POVERTY THRESHOLDS 103 Index (CPI) does not necessarily reflect changes in the price of food. Moreover, the composition of the minimum food diet has not been reevaluated on the basis of new information about the food-buying preferences of low-income families. If one believes that it is appropriate to have an absolute poverty line that is updated solely for price changes, there is little need to revisit the threshold concept. However, we believe that to maintain a standard in absolute terms becomes increasingly problematic as living standards change over time. The historical evidence supports the conclusion that poverty standards reflect their time and place. This is true not only when poverty standards are set in an explicitly relative fashion (e.g., as a percentage of median income or expenditures), but also when they are developed according to expert criteria for various needs. Similarly, when surveys ask people questions about minimum income levels, their answers generally reflect prevailing levels of consumption. Hence, we conclude that the relevant question is not whether poverty thresholds should be updated for changes in real consumption, but whether they should be updated on a sporadic or on a regular basis. The former choice would suggest revisiting the standards periodically, perhaps every 10-20 years, and making price adjustments in between major realignments. The latter choice would suggest an automatic mechanism for recalculating the thresholds annually to reflect real consumption changes. We believe that an automatic, regular adjustment is preferable to sporadic adjustments. An automatic adjustment will avoid major breaks in the time series of poverty statistics and also will obviate the controversy that is likely to occur with periodic readjustments.2 A decision to recommend a regular adjustment of the thresholds entails careful consideration of the updating properties of alternative concepts, particularly the implications for the magnitude of the adjustment that is made. We believe that a conservative adjustment is preferable—that is, one that updates them for real growth in consumption of basic goods and services that pertain to a concept of poverty, rather than to update them for real growth in total consumption or income. There is support for a conservative approach from ideas of poverty levels derived from surveys, specifically, those developed on the basis of responses to questions about minimum income amounts needed to "get-along." Over time, such levels have reflected growth in real income but less than proportionately with overall growth (see below). Also, a conservative updating approach will make less of a break with the historical time series. 2 Of course, even an "automatic" updating procedure should be reviewed periodically to determine if it is performing as intended or whether it needs to be modified. Such a review, which would include the data source and methodology, should be part of the regular reviews of the poverty measure that we recommend be carried out every 10 years by the U.S. Office of Management and Budget (see Chapter 1).

POVERTY THRESHOLDS 104 A way to implement a regular adjustment of the thresholds would be to return to the original concept for developing the poverty line and apply it afresh each year, namely, determine a minimum food budget and apply a multiplier that is equal to the inverse of the share of food in the total expenditures of the average family. If that procedure was correct for 1963, then it should be correct for every other year. The advantages of this method of updating mirror its initial attractiveness: it rests on a commodity, namely food, that all would agree is a necessary item of consumption; it is understandable ("food times a multiplier"); and it is easy to implement with available consumer expenditure data. However, we believe that its problems outweigh its advantages. One problem is the reliance on experts to determine the minimum food budget. As we show below, judgement inevitably enters into the determination of a poverty level for any basic need, whether food, housing, or anything else. We believe it best if these judgements are introduced explicitly and not with an apparent reliance on experts. A more important problem is the use of only one commodity with a large multiplier and, moreover, a multiplier that reflects total expenditures of the average family. This approach is not conservative with respect to adjusting the thresholds over time because the multiplier, which drives the thresholds, will reflect increased spending on luxuries as well as on basic commodities. In other words, continued application of the original threshold concept is more akin to a completely relative concept, like one-half median family income or expenditures. We sought a concept that would retain the attractive features of the original concept, namely, its understandability and grounding in familiar, basic commodities, but improve on it. Our recommendation is that the reference family poverty threshold be developed by specifying a percentage of median expenditures on the sum of food, clothing, and shelter (including utilities) by two-adult/two-child families in the Consumer Expenditure Survey (CEX), and applying a multiplier to that dollar value so as to add a small amount for other needed expenditures (e.g., personal care, household supplies, non-work-related transportation). This approach builds the budget on three categories of basic goods and services plus a little more, and it uses actual expenditure data directly in the derivation. Having specified a percentage of median expenditures and a multiplier, these values would then be used to update the poverty threshold for the reference family each year on the basis of more recent CEX data. To smooth out year-to-year fluctuations and to lag the adjustment to some extent, we propose to perform the calculations for each year by averaging the most recent 3 years' worth of CEX data, with the data for each of those years brought forward to the current period by using the change in the CPI. Once the threshold is updated for the reference family, the thresholds for other family types can be calculated (see Chapter 3).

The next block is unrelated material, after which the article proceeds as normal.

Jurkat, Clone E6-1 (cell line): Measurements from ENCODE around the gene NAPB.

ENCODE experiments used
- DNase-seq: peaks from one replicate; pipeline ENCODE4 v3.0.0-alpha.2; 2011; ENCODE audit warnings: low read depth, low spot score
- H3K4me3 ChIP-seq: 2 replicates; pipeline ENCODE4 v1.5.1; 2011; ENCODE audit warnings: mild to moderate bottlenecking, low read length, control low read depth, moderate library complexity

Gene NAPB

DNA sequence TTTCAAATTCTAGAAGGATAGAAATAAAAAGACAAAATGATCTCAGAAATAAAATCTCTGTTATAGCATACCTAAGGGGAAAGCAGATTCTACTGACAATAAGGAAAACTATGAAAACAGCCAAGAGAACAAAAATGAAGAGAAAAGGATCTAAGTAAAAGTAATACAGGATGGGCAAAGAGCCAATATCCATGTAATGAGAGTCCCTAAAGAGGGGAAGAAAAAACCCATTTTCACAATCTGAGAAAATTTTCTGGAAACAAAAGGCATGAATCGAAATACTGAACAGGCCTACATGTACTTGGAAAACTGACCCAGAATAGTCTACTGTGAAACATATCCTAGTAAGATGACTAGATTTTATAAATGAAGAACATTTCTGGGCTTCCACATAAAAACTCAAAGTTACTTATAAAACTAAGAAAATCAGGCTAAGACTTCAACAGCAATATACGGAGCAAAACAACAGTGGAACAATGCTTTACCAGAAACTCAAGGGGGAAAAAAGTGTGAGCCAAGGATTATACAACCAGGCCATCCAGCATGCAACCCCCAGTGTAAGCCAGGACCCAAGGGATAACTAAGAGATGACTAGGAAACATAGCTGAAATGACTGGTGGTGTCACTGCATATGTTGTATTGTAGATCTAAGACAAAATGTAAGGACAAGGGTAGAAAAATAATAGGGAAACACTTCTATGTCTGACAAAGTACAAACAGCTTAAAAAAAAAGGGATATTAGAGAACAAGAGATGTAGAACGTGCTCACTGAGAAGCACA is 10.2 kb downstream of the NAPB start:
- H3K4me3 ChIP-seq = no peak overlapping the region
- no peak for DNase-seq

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Each year's poverty figures are anxiously awaited by policymakers, analysts, and the media. Yet questions are increasing about the 30-year-old measure as social and economic conditions change.

In Measuring Poverty a distinguished panel provides policymakers with an up-to-date evaluation of:

  • Concepts and procedures for deriving the poverty threshold, including adjustments for different family circumstances.
  • Definitions of family resources.
  • Procedures for annual updates of poverty measures.

The volume explores specific issues underlying the poverty measure, analyzes the likely effects of any changes on poverty rates, and discusses the impact on eligibility for public benefits. In supporting its recommendations the panel provides insightful recognition of the political and social dimensions of this key economic indicator.

Measuring Poverty will be important to government officials, policy analysts, statisticians, economists, researchers, and others involved in virtually all poverty and social welfare issues.